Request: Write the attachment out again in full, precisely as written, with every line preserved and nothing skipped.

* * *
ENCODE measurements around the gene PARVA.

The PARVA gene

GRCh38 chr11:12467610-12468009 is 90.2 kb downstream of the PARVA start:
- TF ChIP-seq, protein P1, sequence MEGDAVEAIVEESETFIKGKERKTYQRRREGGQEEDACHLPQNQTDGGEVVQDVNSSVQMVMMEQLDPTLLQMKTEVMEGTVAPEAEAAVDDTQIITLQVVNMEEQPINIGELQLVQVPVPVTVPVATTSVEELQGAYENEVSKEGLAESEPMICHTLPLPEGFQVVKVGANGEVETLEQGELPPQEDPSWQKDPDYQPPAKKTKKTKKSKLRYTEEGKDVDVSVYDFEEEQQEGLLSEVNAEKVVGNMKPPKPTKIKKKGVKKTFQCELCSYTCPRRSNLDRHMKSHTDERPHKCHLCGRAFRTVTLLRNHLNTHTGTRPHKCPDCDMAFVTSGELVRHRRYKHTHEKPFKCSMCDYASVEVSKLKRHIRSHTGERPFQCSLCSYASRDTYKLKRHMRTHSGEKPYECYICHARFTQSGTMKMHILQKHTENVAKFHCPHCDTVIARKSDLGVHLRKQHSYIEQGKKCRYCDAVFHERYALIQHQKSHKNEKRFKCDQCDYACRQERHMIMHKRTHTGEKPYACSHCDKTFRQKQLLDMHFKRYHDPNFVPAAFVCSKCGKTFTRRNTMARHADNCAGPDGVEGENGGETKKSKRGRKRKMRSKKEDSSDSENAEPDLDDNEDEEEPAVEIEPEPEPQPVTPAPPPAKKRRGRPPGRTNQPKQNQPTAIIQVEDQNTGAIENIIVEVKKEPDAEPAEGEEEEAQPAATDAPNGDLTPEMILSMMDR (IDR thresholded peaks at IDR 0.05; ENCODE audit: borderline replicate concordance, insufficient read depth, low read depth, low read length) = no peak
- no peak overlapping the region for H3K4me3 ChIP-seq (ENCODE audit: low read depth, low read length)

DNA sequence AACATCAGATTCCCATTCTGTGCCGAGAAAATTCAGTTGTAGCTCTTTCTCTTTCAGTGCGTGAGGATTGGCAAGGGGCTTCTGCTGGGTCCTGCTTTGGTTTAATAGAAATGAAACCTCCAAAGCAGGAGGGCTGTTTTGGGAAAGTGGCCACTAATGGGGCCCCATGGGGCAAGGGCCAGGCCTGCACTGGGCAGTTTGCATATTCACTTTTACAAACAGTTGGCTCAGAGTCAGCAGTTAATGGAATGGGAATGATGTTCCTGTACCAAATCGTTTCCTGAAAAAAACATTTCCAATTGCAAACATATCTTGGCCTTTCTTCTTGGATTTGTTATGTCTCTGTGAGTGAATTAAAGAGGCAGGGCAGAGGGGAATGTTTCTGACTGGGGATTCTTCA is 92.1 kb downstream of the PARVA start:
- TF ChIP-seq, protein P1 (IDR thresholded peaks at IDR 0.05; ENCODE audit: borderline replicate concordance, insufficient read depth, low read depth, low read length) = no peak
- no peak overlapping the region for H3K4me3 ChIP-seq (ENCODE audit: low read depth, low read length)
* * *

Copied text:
ENCODE measurements around the gene PARVA.

The PARVA gene

GRCh38 chr11:12467610-12468009 is 90.2 kb downstream of the PARVA start:
- TF ChIP-seq, protein P1, sequence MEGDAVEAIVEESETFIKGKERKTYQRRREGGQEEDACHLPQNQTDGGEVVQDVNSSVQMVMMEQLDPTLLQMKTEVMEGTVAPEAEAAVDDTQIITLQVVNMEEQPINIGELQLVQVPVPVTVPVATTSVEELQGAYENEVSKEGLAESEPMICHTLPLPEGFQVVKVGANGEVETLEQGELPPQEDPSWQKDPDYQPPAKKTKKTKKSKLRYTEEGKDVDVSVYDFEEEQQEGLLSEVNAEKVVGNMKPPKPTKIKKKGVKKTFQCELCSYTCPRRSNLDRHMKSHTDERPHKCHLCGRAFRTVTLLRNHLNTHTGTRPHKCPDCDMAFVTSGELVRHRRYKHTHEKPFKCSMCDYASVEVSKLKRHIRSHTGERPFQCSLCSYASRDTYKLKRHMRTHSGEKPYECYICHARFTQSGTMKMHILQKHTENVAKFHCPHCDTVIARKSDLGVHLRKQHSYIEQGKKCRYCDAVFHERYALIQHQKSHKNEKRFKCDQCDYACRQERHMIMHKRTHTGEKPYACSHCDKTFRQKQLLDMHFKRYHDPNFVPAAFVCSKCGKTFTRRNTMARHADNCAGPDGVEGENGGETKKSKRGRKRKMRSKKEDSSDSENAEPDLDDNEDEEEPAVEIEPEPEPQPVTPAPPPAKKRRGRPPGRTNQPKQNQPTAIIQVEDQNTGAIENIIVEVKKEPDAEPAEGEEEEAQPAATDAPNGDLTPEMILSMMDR (IDR thresholded peaks at IDR 0.05; ENCODE audit: borderline replicate concordance, insufficient read depth, low read depth, low read length) = no peak
- no peak overlapping the region for H3K4me3 ChIP-seq (ENCODE audit: low read depth, low read length)

DNA sequence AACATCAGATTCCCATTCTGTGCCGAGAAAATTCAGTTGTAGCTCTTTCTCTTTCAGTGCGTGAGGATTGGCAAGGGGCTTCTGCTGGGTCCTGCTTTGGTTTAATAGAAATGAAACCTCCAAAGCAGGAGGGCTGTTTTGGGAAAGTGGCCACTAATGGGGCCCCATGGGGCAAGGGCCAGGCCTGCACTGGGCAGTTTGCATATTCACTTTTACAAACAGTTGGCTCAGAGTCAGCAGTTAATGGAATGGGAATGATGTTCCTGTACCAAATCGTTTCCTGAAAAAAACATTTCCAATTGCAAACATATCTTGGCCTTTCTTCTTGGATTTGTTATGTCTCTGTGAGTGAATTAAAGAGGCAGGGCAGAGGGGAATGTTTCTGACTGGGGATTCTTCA is 92.1 kb downstream of the PARVA start:
- TF ChIP-seq, protein P1 (IDR thresholded peaks at IDR 0.05; ENCODE audit: borderline replicate concordance, insufficient read depth, low read depth, low read length) = no peak
- no peak overlapping the region for H3K4me3 ChIP-seq (ENCODE audit: low read depth, low read length)